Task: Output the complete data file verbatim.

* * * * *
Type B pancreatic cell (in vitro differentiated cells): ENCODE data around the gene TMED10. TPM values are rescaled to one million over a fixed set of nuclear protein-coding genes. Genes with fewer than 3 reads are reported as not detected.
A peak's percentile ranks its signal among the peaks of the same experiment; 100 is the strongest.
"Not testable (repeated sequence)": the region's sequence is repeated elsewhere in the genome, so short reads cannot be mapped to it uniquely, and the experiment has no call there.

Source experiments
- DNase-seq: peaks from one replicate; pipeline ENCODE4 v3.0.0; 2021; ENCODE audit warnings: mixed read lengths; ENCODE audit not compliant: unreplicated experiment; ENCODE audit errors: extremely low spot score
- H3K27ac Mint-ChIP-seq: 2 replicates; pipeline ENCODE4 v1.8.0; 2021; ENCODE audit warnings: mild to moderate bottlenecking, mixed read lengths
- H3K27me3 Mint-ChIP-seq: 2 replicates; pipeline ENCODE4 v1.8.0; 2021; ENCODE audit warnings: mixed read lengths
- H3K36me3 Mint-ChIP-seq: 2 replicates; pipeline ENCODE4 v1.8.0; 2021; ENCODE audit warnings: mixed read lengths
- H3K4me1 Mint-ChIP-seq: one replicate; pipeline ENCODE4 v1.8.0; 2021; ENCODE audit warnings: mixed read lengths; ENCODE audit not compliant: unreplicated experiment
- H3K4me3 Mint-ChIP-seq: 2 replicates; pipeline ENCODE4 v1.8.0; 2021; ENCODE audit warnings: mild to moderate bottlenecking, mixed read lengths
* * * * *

Type B pancreatic cell (in vitro differentiated cells): ENCODE data around the gene TMED10. TPM values are rescaled to one million over a fixed set of nuclear protein-coding genes. Genes with fewer than 3 reads are reported as not detected.
A peak's percentile ranks its signal among the peaks of the same experiment; 100 is the strongest.
"Not testable (repeated sequence)": the region's sequence is repeated elsewhere in the genome, so short reads cannot be mapped to it uniquely, and the experiment has no call there.

Source experiments
- DNase-seq: peaks from one replicate; pipeline ENCODE4 v3.0.0; 2021; ENCODE audit warnings: mixed read lengths; ENCODE audit not compliant: unreplicated experiment; ENCODE audit errors: extremely low spot score
- H3K27ac Mint-ChIP-seq: 2 replicates; pipeline ENCODE4 v1.8.0; 2021; ENCODE audit warnings: mild to moderate bottlenecking, mixed read lengths
- H3K27me3 Mint-ChIP-seq: 2 replicates; pipeline ENCODE4 v1.8.0; 2021; ENCODE audit warnings: mixed read lengths
- H3K36me3 Mint-ChIP-seq: 2 replicates; pipeline ENCODE4 v1.8.0; 2021; ENCODE audit warnings: mixed read lengths
- H3K4me1 Mint-ChIP-seq: one replicate; pipeline ENCODE4 v1.8.0; 2021; ENCODE audit warnings: mixed read lengths; ENCODE audit not compliant: unreplicated experiment
- H3K4me3 Mint-ChIP-seq: 2 replicates; pipeline ENCODE4 v1.8.0; 2021; ENCODE audit warnings: mild to moderate bottlenecking, mixed read lengths